I got an email from a customer today. She was having trouble distinguishing the independent variable from the dependent. She’s doing the “Vitamin ‘C’itrus” project, in which you count the number of iodine indicator drops added to several samples of fruit juice, thus determining how much vitamin C is present in each sample.
Here’s my response: Remember, an Independent variable is what “I” change. So in this experiment, the independent variable would be the types of fruit. The dependent variable is what changes because of the independent variable (the type of fruit). And since the number of drops depends on the type of fruit, that would be the dependent variable.
Another example, from our guide:
Variables – When doing a science experiment, there are things that you, as the scientist, control to make sure your test results are dependable:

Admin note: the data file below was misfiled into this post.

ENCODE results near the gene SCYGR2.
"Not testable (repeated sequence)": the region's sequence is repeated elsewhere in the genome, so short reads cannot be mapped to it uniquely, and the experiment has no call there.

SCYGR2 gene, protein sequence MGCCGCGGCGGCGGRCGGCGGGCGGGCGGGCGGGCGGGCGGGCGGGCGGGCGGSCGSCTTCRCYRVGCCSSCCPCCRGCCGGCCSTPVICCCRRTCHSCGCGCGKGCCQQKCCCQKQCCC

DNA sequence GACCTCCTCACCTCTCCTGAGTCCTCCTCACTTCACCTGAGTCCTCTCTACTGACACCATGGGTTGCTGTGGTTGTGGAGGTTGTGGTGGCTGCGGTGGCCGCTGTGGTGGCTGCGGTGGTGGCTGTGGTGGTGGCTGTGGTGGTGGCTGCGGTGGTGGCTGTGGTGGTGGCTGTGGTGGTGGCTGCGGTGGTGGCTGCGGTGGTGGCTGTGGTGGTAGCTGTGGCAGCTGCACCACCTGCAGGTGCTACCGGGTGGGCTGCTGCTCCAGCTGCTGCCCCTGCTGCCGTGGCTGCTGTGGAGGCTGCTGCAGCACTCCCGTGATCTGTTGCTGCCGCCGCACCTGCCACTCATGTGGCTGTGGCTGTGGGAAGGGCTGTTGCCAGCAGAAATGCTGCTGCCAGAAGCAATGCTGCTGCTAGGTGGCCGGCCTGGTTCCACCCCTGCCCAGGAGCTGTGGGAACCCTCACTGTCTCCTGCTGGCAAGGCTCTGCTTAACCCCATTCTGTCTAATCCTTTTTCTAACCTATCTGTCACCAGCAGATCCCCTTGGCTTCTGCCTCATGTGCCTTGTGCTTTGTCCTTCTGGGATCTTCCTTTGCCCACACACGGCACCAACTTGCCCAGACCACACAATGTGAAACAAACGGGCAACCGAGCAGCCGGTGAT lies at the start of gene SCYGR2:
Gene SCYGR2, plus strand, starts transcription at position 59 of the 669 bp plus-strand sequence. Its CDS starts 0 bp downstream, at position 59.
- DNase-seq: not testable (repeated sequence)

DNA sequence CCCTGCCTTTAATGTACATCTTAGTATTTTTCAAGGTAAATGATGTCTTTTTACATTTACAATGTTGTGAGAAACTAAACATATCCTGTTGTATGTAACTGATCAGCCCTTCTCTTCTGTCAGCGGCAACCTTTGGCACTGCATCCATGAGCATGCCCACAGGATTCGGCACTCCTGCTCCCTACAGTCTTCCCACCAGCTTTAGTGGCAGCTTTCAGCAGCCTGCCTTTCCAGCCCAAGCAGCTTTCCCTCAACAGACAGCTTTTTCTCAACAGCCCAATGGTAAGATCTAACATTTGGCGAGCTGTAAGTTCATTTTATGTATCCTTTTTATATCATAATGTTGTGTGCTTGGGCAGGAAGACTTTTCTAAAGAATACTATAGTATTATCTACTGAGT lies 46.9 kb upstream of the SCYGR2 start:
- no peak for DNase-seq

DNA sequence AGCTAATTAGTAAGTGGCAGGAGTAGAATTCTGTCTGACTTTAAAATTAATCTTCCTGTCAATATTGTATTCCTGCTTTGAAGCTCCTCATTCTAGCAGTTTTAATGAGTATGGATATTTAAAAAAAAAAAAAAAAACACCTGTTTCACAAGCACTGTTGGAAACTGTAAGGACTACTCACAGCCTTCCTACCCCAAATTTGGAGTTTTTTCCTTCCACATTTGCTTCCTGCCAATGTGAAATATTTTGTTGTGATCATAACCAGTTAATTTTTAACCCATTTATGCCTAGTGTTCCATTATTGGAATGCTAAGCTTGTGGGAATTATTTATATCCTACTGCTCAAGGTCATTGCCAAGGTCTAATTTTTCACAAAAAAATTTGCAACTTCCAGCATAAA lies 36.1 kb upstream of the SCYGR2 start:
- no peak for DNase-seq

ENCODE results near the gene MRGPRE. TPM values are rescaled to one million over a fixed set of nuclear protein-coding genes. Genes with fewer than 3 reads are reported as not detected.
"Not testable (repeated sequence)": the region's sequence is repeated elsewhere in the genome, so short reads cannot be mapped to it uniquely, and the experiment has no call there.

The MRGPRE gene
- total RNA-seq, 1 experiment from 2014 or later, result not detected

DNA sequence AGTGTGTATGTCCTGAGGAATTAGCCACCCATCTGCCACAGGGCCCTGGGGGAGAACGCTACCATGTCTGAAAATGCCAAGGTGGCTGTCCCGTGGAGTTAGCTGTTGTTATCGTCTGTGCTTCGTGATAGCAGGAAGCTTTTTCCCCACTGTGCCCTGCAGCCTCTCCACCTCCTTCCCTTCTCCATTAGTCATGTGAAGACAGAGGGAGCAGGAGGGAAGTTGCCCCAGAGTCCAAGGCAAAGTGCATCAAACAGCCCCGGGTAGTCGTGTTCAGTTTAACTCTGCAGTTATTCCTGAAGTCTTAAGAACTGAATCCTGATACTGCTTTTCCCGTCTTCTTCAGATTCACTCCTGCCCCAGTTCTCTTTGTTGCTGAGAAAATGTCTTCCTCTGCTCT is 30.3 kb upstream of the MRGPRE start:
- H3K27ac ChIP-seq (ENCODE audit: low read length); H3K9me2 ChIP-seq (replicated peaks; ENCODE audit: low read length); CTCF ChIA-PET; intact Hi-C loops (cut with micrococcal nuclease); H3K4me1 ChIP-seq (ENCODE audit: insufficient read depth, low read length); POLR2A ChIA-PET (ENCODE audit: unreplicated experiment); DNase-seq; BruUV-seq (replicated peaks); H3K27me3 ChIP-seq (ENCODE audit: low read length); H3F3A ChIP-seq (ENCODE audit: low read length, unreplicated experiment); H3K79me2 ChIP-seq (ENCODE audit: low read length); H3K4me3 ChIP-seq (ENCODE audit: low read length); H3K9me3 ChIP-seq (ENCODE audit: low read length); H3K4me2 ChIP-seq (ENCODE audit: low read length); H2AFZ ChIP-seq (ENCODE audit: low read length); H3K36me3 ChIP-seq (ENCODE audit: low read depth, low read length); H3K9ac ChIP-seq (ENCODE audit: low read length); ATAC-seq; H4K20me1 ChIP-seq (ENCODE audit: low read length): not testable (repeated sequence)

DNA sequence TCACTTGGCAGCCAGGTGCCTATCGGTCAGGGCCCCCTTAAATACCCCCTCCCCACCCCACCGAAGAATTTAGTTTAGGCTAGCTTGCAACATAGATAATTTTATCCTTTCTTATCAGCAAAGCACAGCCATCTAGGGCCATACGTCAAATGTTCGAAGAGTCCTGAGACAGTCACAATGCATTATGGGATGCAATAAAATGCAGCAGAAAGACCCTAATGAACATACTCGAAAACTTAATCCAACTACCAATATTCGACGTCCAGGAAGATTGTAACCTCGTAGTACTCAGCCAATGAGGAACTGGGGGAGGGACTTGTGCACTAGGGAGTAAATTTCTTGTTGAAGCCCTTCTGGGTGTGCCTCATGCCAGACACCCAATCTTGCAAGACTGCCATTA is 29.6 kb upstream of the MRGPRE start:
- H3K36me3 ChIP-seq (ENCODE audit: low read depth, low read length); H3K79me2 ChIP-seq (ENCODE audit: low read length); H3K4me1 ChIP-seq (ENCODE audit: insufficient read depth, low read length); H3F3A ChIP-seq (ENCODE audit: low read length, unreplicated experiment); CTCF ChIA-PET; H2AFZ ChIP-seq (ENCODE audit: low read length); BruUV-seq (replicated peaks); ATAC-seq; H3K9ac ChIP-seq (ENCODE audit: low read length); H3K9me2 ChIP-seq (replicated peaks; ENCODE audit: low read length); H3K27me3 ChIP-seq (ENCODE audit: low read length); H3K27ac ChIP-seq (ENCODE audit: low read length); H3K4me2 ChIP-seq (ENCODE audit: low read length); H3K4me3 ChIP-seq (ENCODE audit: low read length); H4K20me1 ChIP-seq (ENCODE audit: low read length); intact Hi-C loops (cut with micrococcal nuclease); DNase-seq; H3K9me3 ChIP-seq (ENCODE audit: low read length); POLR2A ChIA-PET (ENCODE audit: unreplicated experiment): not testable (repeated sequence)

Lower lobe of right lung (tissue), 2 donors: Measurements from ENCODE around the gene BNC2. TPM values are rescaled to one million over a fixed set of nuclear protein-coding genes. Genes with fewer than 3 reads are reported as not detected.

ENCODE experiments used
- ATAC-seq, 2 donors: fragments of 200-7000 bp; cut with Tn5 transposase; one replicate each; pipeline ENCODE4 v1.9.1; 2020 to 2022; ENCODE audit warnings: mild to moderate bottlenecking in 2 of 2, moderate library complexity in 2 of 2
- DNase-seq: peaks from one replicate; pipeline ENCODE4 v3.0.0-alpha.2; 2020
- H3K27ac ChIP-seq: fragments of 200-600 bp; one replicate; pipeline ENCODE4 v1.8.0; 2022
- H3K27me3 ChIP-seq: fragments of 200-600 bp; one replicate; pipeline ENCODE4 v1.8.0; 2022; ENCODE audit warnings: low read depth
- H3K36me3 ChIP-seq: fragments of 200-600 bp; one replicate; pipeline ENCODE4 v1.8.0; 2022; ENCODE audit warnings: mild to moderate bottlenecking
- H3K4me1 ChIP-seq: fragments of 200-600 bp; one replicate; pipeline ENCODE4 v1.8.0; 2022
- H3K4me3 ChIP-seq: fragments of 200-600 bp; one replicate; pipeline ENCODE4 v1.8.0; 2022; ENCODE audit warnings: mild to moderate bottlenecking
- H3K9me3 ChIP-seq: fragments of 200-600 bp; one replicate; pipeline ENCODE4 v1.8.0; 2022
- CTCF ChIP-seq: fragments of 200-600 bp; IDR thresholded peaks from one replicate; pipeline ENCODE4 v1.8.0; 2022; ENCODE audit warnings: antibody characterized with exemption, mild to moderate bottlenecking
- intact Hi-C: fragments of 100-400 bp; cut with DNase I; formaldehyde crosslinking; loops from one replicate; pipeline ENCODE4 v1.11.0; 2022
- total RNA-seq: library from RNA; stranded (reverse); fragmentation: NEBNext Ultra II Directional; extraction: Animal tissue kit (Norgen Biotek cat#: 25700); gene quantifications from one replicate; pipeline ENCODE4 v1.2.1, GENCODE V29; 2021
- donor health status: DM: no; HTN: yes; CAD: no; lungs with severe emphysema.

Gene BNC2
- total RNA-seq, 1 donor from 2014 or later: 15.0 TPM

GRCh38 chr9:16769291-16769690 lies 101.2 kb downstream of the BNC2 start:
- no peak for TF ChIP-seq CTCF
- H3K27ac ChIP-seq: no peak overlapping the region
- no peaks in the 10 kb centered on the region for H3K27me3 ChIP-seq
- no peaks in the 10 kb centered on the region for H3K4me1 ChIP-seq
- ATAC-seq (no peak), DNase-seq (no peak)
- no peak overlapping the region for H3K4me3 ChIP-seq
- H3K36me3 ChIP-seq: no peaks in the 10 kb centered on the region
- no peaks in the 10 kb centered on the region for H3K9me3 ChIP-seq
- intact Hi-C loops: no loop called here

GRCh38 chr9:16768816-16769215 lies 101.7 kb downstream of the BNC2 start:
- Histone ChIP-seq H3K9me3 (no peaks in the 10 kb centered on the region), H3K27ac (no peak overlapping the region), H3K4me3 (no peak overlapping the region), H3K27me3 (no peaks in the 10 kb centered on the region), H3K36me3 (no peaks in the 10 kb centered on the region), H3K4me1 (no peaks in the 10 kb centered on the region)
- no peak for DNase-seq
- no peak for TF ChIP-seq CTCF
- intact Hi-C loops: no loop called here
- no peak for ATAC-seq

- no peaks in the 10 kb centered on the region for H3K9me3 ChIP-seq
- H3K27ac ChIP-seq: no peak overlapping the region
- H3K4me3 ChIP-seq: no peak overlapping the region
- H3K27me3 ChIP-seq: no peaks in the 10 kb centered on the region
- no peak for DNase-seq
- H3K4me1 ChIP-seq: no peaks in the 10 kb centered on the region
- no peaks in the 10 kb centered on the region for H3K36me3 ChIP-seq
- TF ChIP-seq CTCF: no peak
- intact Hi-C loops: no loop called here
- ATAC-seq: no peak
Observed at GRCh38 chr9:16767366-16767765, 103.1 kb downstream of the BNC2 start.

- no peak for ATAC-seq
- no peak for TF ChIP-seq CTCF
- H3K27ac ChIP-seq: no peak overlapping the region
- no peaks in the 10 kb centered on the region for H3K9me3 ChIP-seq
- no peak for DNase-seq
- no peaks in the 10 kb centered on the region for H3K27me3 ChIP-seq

• Independent Variable – The independent variable is the thing that you change in the experiment. All the other things in your experiment should stay the same. For example, in our experiment the independent variable is the type of fertilizer. We’ll use the same kind of pot, soil, and plant. We’ll have the plants get the same amount of light and stay in the same room at the same temperature. We’ll add the same amount of water. The only thing that will change is the kind of fertilizer.
• Dependent Variable – The dependent variable is the thing that changes because of the independent variable. For us, that would be the height of the plant. The height of the plant changed because we changed the type of fertilizer.
• Control – The Control is the group in which nothing changes at all. In the fertilizer experiment, that would be the group of plants that only was given water with no fertilizer.
For more information – including step by step instructions – on this project, check out 24 Hour Science Projects.